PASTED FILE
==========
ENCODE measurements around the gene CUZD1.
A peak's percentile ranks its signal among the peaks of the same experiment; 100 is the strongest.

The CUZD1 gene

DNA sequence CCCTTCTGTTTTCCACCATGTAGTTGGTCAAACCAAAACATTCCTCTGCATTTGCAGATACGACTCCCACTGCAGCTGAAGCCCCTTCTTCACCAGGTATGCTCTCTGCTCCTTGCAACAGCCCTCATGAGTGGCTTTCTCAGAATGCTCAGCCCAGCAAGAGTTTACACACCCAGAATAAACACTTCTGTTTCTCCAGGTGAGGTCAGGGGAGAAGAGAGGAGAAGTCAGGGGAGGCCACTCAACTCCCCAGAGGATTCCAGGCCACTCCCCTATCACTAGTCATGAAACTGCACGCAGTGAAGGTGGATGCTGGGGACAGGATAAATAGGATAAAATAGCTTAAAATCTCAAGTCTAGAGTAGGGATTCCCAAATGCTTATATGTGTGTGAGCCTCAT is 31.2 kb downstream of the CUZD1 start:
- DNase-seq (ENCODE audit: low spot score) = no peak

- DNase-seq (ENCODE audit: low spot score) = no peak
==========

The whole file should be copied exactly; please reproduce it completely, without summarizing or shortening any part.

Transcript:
ENCODE measurements around the gene CUZD1.
A peak's percentile ranks its signal among the peaks of the same experiment; 100 is the strongest.

The CUZD1 gene

DNA sequence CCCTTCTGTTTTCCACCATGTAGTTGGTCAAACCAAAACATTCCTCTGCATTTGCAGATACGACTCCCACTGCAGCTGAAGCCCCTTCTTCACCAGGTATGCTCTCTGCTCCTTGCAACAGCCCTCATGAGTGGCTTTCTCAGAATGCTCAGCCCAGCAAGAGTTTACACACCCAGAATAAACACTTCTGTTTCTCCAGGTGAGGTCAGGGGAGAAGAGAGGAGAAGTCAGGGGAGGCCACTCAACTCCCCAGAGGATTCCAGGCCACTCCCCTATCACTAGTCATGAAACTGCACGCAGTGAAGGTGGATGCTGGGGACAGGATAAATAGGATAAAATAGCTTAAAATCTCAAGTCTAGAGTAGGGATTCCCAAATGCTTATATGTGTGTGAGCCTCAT is 31.2 kb downstream of the CUZD1 start:
- DNase-seq (ENCODE audit: low spot score) = no peak

- DNase-seq (ENCODE audit: low spot score) = no peak